Elvis: A Celebration - Original Version
This book is VERY heavy so it is VERY expensive ($110) to post outside of Australia.
Available at the same time ....
- Elvis And Gladys By Elaine Dundy
- Rough Guide To Elvis
- Elvis A Celebration
- Elvis A Celebration (Cute Mini version of the above)
- Everything Elvis : Facts About The King
- Double Trouble: Bill Clinton & Elvis Presley
- Last Train To Memphis
- Careless Love : The Unmaking Of Elvis Presley
Paperback 608 pages (August 16, 2004)
The ultimate celebration of the King of Rock 'n' Roll as seen from the archives of the Elvis Presley Estate at Graceland published on the 25th Anniversary of his death.
Compiled and written with the full authorization and assistance of the Elvis Presley Estate, and using exclusive material from the official archive at Graceland, Elvis: A Celebration is the ultimate tribute to the King of Rock 'n' Roll on the 25th anniversary of his death. This pictorial record of Elvis's life features over 600 photographs and illustrations, from his early days in Tupelo and Memphis, his rise to superstardom, his career in movies, his television and Vegas performances, and his posthumous ascent to the top rank of the pop-culture pantheon. Loaded with news photographs, memorabilia, and movie stills-many never before published-this is the one book that Elvis fans should not be without!
You don’t start a book called Elvis – A Celebration expecting an Albert Goldman-style trawl through the peaks and troughs of the great man’s life. Similarly, the word CELEBRATION, when taken alongside the fact that this weighty, weighty tome was produced and approved in accordance with the wishes of the Elvis Presley Estate, goes on to suggest that we’d be wrong to expect the level-headedness you’d find in, say, either of Peter Guralnick’s books on Elvis Presley (Last Train to Memphis and Careless Love: The Unmaking of Elvis Presley - both highly recommended).
On a purely textual basis, what we have here is Airbrushed Elvis. There are no drug problems, there is just ill health. He didn’t divorce Priscilla, they merely stopped being photographed together. There is no sense of the pain Elvis suffered on his mother’s death (pain that has been well-reported and can in no way reflect badly upon the man himself), the event is pretty much passed over in a double page spread that includes a newspaper report and a photograph of Elvis and his dad.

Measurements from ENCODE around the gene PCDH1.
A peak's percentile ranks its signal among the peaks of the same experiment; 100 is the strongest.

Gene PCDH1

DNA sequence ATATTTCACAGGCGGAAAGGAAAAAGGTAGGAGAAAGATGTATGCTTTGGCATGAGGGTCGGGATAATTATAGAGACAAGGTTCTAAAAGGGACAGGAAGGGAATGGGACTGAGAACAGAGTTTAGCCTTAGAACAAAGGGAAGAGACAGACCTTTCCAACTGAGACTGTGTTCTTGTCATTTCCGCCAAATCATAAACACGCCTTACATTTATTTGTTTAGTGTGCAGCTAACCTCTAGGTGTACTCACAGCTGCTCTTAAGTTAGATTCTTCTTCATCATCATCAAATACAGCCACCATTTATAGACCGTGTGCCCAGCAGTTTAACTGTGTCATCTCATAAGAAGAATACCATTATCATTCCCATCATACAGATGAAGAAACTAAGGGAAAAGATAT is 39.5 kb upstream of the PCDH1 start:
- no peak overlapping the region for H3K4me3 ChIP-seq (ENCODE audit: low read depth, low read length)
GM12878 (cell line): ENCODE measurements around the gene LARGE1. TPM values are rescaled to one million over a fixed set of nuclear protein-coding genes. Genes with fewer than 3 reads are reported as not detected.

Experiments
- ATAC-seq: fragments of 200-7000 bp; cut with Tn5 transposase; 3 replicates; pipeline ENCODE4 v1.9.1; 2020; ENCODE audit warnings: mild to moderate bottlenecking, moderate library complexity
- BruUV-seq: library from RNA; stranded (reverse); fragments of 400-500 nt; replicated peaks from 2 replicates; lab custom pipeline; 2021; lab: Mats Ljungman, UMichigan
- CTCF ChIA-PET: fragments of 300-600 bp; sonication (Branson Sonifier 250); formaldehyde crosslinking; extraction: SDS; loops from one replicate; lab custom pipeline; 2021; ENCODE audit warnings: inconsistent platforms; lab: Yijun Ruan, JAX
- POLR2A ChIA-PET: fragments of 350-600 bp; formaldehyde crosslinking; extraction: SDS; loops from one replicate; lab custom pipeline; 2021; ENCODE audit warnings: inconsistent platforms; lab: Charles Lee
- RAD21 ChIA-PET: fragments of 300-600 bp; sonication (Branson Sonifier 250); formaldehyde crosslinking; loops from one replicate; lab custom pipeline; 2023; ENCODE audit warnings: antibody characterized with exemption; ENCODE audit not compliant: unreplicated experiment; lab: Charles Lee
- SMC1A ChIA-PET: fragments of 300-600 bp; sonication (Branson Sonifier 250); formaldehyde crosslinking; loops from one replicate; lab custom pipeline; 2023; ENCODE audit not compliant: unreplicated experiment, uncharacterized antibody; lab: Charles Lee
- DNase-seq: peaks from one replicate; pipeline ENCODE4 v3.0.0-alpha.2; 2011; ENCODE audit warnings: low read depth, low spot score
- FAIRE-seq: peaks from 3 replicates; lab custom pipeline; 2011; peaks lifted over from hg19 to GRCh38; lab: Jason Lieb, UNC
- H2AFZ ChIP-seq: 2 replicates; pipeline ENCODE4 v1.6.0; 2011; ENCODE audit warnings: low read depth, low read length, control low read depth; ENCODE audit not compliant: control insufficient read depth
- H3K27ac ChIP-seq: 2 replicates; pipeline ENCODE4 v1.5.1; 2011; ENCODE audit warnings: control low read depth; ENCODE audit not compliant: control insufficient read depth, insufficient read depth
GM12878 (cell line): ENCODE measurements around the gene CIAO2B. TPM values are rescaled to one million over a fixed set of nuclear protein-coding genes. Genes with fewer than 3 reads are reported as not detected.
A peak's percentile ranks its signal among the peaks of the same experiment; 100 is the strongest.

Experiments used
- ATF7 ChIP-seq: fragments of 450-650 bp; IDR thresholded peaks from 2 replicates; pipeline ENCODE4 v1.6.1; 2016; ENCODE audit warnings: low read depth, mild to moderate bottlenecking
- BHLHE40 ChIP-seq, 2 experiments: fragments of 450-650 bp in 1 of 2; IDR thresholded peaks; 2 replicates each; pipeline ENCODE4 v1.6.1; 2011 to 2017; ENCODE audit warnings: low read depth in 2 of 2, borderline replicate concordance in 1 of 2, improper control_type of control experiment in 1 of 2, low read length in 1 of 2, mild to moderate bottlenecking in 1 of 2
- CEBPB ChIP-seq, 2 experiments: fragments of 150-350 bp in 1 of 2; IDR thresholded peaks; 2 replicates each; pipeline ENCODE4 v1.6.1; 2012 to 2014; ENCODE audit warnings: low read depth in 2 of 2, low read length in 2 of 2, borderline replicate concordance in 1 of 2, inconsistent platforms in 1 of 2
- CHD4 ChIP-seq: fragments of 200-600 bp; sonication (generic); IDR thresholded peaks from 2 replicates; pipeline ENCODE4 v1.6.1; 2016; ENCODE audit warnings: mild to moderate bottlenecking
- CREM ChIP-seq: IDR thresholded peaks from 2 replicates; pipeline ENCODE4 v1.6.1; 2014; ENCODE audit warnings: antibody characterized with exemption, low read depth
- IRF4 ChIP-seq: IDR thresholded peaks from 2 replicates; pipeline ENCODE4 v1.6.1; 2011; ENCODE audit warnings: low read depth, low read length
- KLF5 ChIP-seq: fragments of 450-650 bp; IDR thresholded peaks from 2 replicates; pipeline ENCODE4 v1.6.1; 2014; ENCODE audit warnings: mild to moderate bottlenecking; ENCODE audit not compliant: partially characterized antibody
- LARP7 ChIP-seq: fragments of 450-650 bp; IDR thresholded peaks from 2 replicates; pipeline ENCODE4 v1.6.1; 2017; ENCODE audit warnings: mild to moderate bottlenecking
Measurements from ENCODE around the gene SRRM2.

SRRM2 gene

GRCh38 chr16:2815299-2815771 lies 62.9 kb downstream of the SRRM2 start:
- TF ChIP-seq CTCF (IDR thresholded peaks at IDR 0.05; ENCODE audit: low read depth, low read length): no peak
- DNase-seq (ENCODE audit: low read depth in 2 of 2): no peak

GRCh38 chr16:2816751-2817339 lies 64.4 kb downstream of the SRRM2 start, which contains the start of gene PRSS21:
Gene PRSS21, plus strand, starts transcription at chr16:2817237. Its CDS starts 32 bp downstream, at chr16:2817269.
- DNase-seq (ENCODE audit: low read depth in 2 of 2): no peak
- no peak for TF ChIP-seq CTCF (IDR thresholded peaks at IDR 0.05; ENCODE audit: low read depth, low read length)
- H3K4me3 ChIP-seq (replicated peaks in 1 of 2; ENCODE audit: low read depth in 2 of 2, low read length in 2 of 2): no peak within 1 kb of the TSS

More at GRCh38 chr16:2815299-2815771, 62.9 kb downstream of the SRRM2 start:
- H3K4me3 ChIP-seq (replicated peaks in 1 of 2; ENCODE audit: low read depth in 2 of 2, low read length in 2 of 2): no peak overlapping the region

But you don’t come to this book wanting to learn. You come to this book as you would come to a church. You come to worship the icon that is Elvis, and worship you can as the majority of these 608 pages are taken up with images of Presley. At the beginning, as a child, it’s amazing to see this kid (a blond kid at that) sandwiched between his parents, no idea of his future, just a kid like any other. Later as the quiff develops (but before there is any hint of fame), there are three maybe four shots of Elvis taken in a photobooth – his head hung low, his eyes staring up, lip curled – that give you a hint of something that becomes more and more apparent as the book proceeds: Elvis, the photographed Elvis, is a construct fashioned by the kid to project that idea of rebellious cool that was so important (and so keenly present) to him from the word go. You get no real sense of Elvis the man from the many, many photographs taken of him. Early on, you get Elvis the heartthrob. Later you get Elvis the showman. In-between there are army shots and fan shots and gig shots and film shots and more shots of him kneeling besides cars than you would think to expect, but rarely do you glimpse the man. When you do, however, when you glimpse the real Elvis (the Elvis who hasn’t had time to prepare a cool stare, or flash a winning smile or strike a pose), caught unawares by a snapper – well, those photographs are much more interesting. Furthermore, as the years go by, we see far less portraiture going on – Elvis dispenses with the glossy head shot and we begin to lose sight of his eyes (we see profiles, we see concert footage – we don’t see eyes). As such, when he is caught unawares (with his daughter, for example, at the beginning of the seventies) the blankness glimpsed therein is – even now – deeply disconcerting. Similarly the shot of Elvis and then-girlfriend Linda making their way onto a plane in 1972 – well, let’s just say . . . The King? He don’t look well.
Still, such criticisms are, for the most part, churlish. As I said before: you come to this book to worship and if you are fan that is precisely what you will do. This is a how-to book on the iconography of cool. Watch the man perform, watch the performer grow – he’s writing the rulebook.
Any Cop?: If The Beatles invented the modern pop song, Elvis Presley invented our idea of cool. You’re not worthy . . .
Review by Bookmunch.
Elvis A Celebration - Elvis Presley Book